• Spinal cord - Myelopathy (malfunction of the spinal cord) occurs due to compression of the spinal cord. Motion of the spine rubbing on the cord may also contribute to the myelopathy. Furthermore compression of the spinal cord may lead to a compromise of the blood vessels feeding the spinal cord, which further aggravates the myelopathy. This myelopathy caused by overgrowth of bone and supporting tissues in the neck is called cervical spondylotic myelopathy (Figure 4)
Making the Diagnosis

Because of the variety of ways the degenerative process in the cervical spine may cause compression of the cord, the medical picture (syndrome) that a patient with cervical spondylotic myelopathy presents to the physician may vary in degree and position of pain, numbness, paresthesias (tingly sensations), weakness, loss coordination in the arms and weakness or unsteadiness in walking.

  • When all the nerve tracts are involved, the patient presents with weakness in the arms and legs and inability to normally feel pain and touch
  • The patient may present only with weakness. Sometimes this may occur only in the legs or only in the arms
  • There may be pain in the arms similar to that presented by a person with a ruptured cervical disk (discectomy for cervical ruptured disc) combined with weakness in the legs
  • The patient may present with weakness on one side of the body and numbness on the other side (Brown-Sequard syndrome)
  • Weakness in the hands and forearms
Special Testing

You may need certain tests to help your doctor decide whether you need surgery, and to determine the exact location of the cervical spinal stenosis. Some of these tests are:

  • X-ray of the cervical spine. The x-ray may show narrowing of the disk space, bony overgrowth of bone or evidence of instability of the spine,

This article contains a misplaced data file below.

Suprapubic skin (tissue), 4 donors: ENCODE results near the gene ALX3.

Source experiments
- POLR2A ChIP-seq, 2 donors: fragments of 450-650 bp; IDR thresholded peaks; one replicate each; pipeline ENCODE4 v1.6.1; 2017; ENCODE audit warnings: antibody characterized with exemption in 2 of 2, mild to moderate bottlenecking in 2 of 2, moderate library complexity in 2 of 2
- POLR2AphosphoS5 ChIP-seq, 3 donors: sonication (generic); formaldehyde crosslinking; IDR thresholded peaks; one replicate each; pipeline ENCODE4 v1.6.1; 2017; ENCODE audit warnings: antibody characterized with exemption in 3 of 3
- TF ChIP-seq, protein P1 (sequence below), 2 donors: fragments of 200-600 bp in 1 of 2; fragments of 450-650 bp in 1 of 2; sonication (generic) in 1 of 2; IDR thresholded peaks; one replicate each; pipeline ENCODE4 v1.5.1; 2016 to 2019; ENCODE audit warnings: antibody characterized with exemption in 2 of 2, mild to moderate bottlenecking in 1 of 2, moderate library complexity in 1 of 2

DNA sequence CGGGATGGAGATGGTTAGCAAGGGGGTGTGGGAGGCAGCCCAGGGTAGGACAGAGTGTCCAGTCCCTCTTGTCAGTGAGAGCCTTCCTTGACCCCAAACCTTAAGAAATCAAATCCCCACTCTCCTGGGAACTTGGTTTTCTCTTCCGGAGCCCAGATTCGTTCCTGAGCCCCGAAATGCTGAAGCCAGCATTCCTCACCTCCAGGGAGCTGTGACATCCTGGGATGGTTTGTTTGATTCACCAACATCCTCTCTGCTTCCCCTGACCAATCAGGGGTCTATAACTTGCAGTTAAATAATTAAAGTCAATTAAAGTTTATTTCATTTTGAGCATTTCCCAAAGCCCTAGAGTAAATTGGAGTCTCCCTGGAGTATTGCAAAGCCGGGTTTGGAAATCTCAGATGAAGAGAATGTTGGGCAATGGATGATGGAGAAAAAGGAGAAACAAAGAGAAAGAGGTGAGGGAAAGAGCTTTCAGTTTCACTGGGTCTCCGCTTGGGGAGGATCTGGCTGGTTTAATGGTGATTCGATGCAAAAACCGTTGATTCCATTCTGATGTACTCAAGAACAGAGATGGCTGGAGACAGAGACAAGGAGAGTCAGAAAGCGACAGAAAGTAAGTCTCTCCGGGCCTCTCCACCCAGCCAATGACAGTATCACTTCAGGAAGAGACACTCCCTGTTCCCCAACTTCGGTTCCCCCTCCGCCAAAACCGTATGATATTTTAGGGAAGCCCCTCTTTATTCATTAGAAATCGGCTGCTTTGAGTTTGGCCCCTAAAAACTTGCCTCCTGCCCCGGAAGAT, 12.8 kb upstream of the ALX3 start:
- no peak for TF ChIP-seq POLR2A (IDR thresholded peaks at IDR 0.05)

• An electromyogram or EMG which measures nerve function. This is accomplished by placing small needles in the muscles and recording the result on a special machine
  • A CT (computerized tomography) scan or MRI (magnetic resonance imaging).  These scans produce detailed computer generated images of the bony spine (CT) and spinal cord and surrounding tissues (MRI). These tests may also rule out other causes of pain and weakness (Figures 4 & 5)
  • A myelogram followed by a CT scan. A myelogram is an invasive test.  Though invasive, a myelogram is probably the most accurate test for determining the degree of spinal stenosis (narrowing). An iodine containing dye which shows-up on x-rays is injected into the cerebrospinal fluid in the lumbar spine. The dye is then positioned in the cervical spine and X-rays followed by a CT scan are taken.  Leakage of cerebrospinal fluid following the procedure may cause subsequent headaches which usually does not last more that a couple of days

Non-operative Treatment

Non-operative treatment is recommended for those individuals who have

  • only mild or moderate complaints and are not disabled
  • advanced cervical spondylotic myelopathy with nerve deficits that cannot be changed with surgery
  • advanced age or medical conditions that pose a considerable risk for surgery
Non-operative treatment includes
  • the use of a firm collar
  • cervical traction - this usually can be done at home 2-3 times a day
  • anti-inflammatory medication such as motrin
  • physical therapy
  • epidural steroid injection (injection into the cervical spine between the covering of the spinal cord and the bone) to control symptoms in those individuals who are poor surgical risks in order to control complaints
Indications for Cervical Laminectomy
  • The most common reason is cervical spondylotic myelopathy particularly when there is
    1. acute or progressive muscle weakness
    2. disabling loss of sensation
    3. difficulty in walking
  • Cervical laminectomy is also used for
    1. tumors within and outside the spinal cord
    2. trauma to the cervical spine
    3. congenital stenosis (narrowing from birth) of the spine
  • Disease at one or more spinal levels
  • Carrying out the surgery from in front is difficult because of
    1. failure of prior surgery
    2. obesity, particularly with a short, stout neck
  • Factors that make the surgery less risky
    1. decrease in operative time
    2. older patients tolerate laminectomy better than surgery from in front 3. better exposure of the nerve roots
  • The need to fuse the spine from behind
  • The presence of a tracheostomy (opening into the windpipe) or other obstruction to an approach from in front
Relative contraindications for decompressing the cervical spinal cord
  • Elderly patient particularly combined with osteoporosis
  • Severe lung disease
  • Severe heart disease
  • Loss of the normal curve of the cervical spine
  • Instability because of inadequate structures in the anterior parts of the cervical spine